“Plaintiff Anderson has been confined in a hospital bed and chemically restrained with mind-numbing drugs for almost five months. He is not sick. He can walk and could be socializing instead of living in isolation.”
     He won his readmission hearing in July, and the Department of Health Care Services ordered the Norwood Pines skilled nursing facility to readmit him, he says. But the state refuses to enforce the DHCS order. So despite the state order, “Mr. Anderson has been warehoused at Sutter General Hospital, where he is generally confined to a bed, is receiving large doses of antipsychotic drugs, is far from his family and is not engaging in any therapeutic or social activities.”
     Plaintiffs John Wilson and Robert Austin also won readmission hearings, in June and May, but the state will not enforce those orders either. Both have been “warehoused” in hospitals despite the state orders.
     Austin says he “grew so demoralized from being warehoused in a hospital with no possibility of escape, he accepted a temporary transfer to a facility 400 miles from his nearest family member.”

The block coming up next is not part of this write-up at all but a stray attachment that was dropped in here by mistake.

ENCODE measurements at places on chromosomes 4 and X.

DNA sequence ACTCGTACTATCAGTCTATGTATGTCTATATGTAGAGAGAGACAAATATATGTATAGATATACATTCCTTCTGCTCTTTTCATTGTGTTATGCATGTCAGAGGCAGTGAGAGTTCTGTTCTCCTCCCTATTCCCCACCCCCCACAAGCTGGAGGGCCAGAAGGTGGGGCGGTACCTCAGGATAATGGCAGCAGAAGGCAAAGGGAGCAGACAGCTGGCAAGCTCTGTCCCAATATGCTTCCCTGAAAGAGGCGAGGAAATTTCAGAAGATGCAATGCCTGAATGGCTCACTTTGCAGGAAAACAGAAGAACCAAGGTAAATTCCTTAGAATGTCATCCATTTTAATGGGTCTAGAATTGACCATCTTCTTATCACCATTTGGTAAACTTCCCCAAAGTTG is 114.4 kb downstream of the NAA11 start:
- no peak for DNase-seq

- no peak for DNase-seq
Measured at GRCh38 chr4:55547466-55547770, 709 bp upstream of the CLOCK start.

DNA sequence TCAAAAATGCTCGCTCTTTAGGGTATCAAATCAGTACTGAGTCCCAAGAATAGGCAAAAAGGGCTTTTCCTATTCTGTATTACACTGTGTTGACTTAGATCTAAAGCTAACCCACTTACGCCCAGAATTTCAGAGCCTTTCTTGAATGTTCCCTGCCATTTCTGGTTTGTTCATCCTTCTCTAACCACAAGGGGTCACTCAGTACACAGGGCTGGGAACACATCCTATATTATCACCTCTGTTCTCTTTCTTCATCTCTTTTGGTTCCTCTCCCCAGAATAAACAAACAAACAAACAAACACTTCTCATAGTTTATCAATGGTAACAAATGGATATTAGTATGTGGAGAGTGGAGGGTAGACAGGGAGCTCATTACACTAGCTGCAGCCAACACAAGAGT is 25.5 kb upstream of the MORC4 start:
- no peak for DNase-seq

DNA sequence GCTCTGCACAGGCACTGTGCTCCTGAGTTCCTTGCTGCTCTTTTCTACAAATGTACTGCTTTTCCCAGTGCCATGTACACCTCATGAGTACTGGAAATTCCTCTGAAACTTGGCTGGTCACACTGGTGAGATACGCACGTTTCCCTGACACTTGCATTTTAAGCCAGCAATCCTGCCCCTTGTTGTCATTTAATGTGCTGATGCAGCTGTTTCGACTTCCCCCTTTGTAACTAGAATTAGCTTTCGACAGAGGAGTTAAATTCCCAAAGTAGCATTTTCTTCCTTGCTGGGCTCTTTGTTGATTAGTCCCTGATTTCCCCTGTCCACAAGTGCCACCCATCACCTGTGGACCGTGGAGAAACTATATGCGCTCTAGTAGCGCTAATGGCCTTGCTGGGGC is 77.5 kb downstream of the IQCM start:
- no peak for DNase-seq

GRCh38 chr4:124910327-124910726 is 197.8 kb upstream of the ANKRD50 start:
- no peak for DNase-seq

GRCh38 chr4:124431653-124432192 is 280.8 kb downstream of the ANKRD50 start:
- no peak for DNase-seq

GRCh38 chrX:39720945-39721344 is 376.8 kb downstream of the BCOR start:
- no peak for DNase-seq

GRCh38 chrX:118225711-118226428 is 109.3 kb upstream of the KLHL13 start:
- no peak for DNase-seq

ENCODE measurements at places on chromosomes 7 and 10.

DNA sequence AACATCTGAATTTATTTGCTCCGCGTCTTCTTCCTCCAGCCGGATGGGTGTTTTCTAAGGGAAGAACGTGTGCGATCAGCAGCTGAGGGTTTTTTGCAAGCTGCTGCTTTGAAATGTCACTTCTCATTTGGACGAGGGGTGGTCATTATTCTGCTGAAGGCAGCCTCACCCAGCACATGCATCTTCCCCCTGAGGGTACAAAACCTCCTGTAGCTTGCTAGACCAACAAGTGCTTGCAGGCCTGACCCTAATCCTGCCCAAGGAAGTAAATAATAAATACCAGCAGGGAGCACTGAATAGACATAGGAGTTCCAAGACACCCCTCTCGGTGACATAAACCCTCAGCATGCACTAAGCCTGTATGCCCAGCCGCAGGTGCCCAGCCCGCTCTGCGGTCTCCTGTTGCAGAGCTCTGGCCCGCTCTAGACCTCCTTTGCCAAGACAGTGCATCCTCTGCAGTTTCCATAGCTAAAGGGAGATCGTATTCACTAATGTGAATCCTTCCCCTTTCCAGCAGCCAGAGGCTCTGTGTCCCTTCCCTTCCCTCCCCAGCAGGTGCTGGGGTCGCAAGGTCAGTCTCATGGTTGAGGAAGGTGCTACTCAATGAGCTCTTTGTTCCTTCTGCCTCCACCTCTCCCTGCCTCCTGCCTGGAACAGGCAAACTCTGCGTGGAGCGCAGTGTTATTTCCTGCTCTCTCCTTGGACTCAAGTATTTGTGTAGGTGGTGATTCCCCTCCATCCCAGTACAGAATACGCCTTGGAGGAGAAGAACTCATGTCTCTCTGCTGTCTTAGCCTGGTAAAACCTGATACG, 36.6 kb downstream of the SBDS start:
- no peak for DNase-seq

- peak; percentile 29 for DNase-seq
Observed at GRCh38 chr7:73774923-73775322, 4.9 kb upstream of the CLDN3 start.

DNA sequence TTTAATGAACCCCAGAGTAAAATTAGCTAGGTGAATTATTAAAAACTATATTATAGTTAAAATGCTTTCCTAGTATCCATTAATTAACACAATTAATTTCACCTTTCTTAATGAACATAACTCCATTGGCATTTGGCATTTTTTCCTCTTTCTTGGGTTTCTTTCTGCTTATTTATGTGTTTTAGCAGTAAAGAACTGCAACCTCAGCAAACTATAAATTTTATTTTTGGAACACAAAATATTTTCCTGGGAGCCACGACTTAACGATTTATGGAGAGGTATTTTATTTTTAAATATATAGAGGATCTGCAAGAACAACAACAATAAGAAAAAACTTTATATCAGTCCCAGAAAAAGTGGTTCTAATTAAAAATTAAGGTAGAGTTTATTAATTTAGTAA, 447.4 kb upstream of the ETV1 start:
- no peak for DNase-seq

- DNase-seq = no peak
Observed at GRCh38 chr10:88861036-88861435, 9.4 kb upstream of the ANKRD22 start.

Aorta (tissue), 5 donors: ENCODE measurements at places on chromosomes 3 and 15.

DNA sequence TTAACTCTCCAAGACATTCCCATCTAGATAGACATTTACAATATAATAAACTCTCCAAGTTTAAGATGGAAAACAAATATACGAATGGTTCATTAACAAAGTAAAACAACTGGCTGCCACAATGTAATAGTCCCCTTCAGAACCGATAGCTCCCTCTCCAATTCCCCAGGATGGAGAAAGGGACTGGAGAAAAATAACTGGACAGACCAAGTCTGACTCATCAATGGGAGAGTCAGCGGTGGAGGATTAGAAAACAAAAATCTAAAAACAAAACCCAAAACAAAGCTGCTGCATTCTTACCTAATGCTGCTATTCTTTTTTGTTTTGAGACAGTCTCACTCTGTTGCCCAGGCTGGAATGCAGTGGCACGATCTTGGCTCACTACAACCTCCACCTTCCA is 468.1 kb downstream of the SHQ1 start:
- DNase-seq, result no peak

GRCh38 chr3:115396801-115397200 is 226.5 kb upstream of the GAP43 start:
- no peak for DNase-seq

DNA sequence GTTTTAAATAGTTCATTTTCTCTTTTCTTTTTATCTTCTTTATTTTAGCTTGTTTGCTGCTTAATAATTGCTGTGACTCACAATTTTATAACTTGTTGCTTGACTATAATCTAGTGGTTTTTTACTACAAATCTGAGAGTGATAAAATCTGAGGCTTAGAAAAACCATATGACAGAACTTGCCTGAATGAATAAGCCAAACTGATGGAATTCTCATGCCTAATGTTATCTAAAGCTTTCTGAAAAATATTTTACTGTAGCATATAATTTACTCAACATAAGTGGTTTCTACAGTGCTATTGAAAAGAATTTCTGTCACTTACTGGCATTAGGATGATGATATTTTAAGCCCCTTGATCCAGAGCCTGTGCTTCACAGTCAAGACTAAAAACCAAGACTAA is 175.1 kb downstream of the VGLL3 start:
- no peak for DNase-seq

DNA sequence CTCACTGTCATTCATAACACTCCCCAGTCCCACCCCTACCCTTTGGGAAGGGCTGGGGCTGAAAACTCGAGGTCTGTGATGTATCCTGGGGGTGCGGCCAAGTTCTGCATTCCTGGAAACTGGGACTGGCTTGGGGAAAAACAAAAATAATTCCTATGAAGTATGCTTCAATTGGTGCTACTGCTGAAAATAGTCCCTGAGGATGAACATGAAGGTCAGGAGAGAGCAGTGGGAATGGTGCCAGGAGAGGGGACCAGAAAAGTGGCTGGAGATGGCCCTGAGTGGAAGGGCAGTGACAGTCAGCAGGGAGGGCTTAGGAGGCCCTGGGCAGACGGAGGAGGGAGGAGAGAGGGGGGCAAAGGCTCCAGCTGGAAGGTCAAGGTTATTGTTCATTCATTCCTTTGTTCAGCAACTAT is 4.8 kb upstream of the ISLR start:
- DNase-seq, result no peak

Hospital stays cost $1,800 a day: nine times the $190 cost of a Medi-Cal nursing home bed. So Wilson alone, who won the right to be re-admitted 136 days before the lawsuit was filed, has been warehoused needlessly in a hospital at a cost to taxpayers of $218,960.
     There are thousands more like him “who have been dumped in hospitals across the state,” he says. “Many never even exercise their right to a federally mandated readmission hearing because … the process is futile.”
     The federal Center for Medicare and Medicaid warned California in a May 2012 letter that it must “promptly take corrective actions” to enforce its readmission orders, but that too was futile, according to the complaint.
     The senior citizens cite a 2008 memo from the California Department of Public Health, “stating that it was not obligated to enforce the decisions of hearing officers relating to appeals of evictions by nursing home residents.”
     Since neither state agency will enforce the readmission orders, no one does.
     The nonprofit plaintiff cites several responses to its inquiries, in which the state said it “has no authority to enforce its own orders.”
     The plaintiffs seek declaratory judgment that the state is violating the Nursing Home Reform Act, an injunction, and costs.
     They are represented by Matthew Borden with Braunhagey & Borden.
     A California Department of Health and Human Services spokesman declined to comment on pending litigation.
     It’s not the nonprofit’s first go-round with California. It sued the state in Sacramento Superior Court in 2013, claiming “Owners and investors in the nursing home industry have purposely and increasingly created more complexity and layers in their corporate and ownership structure so that they can avoid scrutiny and responsibility,” and the state let them get away with it.